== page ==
Finovate: Tell us about how you came to have a passion for financial technology.
Waupsh: If you've ever read my tweets at Finovate, which I know you do secretly, I have a negative passion for financial technology. "FinTech" should be renamed "SLAP" (Solution Looking for A Problem). It's no longer as ugly as it used to be, but holy moly, so much of this stuff is fairly useless.
Well that was harsh. But understand I'm not slighting the hardworking people in FinTech. I do believe these are all very smart people doing some interesting stuff, but often it's put in the context of what a bank IT guy or an ascot-adorned brilliant jerk wants vs. real consumer need.
My long-time friend, who is also the producer on the 2013 Kasasa broadcast campaign, has often quoted his mentor, Alexander MacKendrick, as saying "The audience owes us nothing." What a profound statement.
BancVue doesn't see itself as a FinTech company. We are a consumer company that intrinsically understands the audience owes us nothing.
So why do I attend Finovate? I love the people. I love the companies. I love the technology. Therein, the Waupsh paradox.
Finovate: Why should competitors fear BancVue?
Waupsh: Kasasa. If all of the current Kasasa institutions were one bank, they'd be approaching the 10th largest FI in the country based on number of branches. At Kasasa's current rate of growth, it will soon be in the top five.
Unlike the megas who use their scale to consolidate money and power, we use Kasasa's scale to liberate it. Each account holder is not just a depositor; they are a little nugget of power. Power not aggregated in one place, but instead held by community FIs who use that power to make the communities they love a better place to live.
Those who are like-minded need not "fear" us, but join us. Kasasa is a tremendous win for community banks and credit unions, and even more so for accountholders. We're looking for like-minded companies (including those outside of FinTech) who would like to shake things up and take Kasasa to the next level for our accountholders.
Finovate: Finish this sentence: If I weren't Chief Innovation Officer or Creative Director at BancVue, I would be.....
Waupsh: Chief Father Officer of my daughter Lowen. She is my universe.
Finovate: What is one lesson you have learned from the recession?
Waupsh: Never underestimate American ingenuity. Good and bad, we are a clever people. I have seen there's lots more good than bad in this country. Now, if our government could trust us businesses enough to get out of our way, we'd be a lot better off. Hmmm... There's something ironic there... Is USA simply a start-up going through its learn-to-trust phase? Obama: read my answer to #1.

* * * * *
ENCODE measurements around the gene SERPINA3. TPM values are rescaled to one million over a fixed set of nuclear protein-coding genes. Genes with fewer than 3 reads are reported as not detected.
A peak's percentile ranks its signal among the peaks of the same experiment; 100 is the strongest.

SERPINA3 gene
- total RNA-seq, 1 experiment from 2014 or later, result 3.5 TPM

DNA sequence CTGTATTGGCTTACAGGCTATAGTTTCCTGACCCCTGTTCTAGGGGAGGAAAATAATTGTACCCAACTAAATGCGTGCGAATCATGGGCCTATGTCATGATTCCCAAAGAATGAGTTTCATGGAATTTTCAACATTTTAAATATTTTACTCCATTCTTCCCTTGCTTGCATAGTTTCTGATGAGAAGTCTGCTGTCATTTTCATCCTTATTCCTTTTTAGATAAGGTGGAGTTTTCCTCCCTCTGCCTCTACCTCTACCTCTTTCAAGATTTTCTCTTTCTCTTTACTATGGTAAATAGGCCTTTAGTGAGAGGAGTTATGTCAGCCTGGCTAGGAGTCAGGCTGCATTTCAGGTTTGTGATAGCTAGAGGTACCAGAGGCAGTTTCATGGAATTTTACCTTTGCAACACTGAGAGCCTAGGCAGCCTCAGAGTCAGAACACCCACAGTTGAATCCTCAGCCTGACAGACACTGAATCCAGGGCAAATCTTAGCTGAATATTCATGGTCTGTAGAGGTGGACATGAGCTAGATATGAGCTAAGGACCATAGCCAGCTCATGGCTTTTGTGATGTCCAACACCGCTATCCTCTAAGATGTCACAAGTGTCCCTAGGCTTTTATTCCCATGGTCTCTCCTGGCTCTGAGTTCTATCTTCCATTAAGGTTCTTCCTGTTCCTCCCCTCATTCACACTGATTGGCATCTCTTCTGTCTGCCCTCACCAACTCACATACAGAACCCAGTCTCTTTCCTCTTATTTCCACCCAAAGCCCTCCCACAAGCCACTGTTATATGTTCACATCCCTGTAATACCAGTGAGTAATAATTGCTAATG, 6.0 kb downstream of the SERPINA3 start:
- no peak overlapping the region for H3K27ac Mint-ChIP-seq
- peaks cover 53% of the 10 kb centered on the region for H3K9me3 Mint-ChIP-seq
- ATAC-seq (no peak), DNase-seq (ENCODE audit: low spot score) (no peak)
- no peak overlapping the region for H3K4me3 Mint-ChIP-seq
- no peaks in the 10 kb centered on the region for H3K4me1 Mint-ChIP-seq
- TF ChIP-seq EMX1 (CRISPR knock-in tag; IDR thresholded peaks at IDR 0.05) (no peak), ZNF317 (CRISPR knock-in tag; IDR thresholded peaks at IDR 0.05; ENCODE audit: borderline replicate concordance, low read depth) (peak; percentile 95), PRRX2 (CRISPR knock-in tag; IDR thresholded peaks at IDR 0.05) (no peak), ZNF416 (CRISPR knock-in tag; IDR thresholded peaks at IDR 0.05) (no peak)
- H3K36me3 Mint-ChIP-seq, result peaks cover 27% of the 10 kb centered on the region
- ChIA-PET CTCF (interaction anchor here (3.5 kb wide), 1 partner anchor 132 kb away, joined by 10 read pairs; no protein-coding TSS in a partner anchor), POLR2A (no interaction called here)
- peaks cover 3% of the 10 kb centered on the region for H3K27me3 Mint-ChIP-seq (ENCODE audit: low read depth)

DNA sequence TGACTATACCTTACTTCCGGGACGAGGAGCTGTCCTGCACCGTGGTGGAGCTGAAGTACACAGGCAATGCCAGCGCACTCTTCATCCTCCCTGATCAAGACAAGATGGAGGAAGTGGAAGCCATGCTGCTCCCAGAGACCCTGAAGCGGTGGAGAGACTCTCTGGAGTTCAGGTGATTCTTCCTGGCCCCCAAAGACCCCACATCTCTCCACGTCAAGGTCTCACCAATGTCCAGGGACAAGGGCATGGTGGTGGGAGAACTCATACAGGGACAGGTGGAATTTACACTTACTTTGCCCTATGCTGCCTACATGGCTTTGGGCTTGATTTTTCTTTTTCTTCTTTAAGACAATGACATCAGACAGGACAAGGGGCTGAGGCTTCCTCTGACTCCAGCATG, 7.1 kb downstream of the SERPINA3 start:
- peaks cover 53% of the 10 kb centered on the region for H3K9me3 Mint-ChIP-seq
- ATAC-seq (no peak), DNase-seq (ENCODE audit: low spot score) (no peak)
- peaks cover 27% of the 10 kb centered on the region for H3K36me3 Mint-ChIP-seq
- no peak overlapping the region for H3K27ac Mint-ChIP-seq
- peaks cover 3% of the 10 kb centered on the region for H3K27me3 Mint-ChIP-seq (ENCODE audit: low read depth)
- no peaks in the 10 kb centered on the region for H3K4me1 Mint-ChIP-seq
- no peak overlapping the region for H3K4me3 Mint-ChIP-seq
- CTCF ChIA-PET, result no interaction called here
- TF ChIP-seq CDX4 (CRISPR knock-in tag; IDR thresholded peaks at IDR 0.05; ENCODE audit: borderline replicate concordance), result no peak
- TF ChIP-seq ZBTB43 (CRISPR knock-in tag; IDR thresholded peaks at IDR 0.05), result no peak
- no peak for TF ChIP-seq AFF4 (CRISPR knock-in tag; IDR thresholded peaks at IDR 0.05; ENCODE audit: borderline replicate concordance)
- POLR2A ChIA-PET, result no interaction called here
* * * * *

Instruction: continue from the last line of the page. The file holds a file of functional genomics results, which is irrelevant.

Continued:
Finovate: What is the career accomplishment you're most proud of?
Waupsh:It's an unfinished accomplishment, but... Being part of the team that is truly making a difference to households across America. Our Kasasa FIs have given over $60 million in interest and ATM refunds to people based not on the size of their balance (like typical banking), but based on the consumers' willingness to adopt technology. This concept of our FIs treating everyone the way most banks treat only the very wealthy, is a very deeply rooted component of Kasasa.
Kasasa institutions make a profound impact in the lives of everyday people. I think each member of the BancVue team strives to make that their legacy.
Finovate: What is one thing you're trying to do better?
Waupsh:BancVue is a very diverse, cross-functional team of 300 uniquely talented people working very closely together to achieve one mission. When you interact daily with artists, system architects, CFO-types, writers, developers, engineers, product owners, sales, brand people, etc, you're dealing with a cornucopia of personalities. I've learned that when you can engage with all of these different types of personas, you get amazing results.
So, I'm working hard to get there. I'm working with a remarkable executive coach who helps me understand my own self, and how I can interact best with the various communication patterns, personalities, etc across our team. It's transformative.
Finovate: What is one decision you wish you could do over?
Waupsh: Knowing what we know now, I think we as an executive team would have pushed the idea of Kasasa to our clients years earlier. The first few years of Kasasa involved lots of testing and learning - millions of dollars of testing and learning - and now we've got it rocking.
The virtue of Kasasa both at the FI- and the consumer-level is undeniable. It is now very clear to us that the ONLY way for a community FI to survive and thrive over the next several years will be to team up with Kasasa.
I fear that many slow-to-join-Kasasa community FIs will soon find themselves in the same boat as travel agencies, Blockbuster, Kodak, etc. That will be catastrophic for our economy and our awesome America.
Stay tuned for another leadership interview next month on the Finovate blog.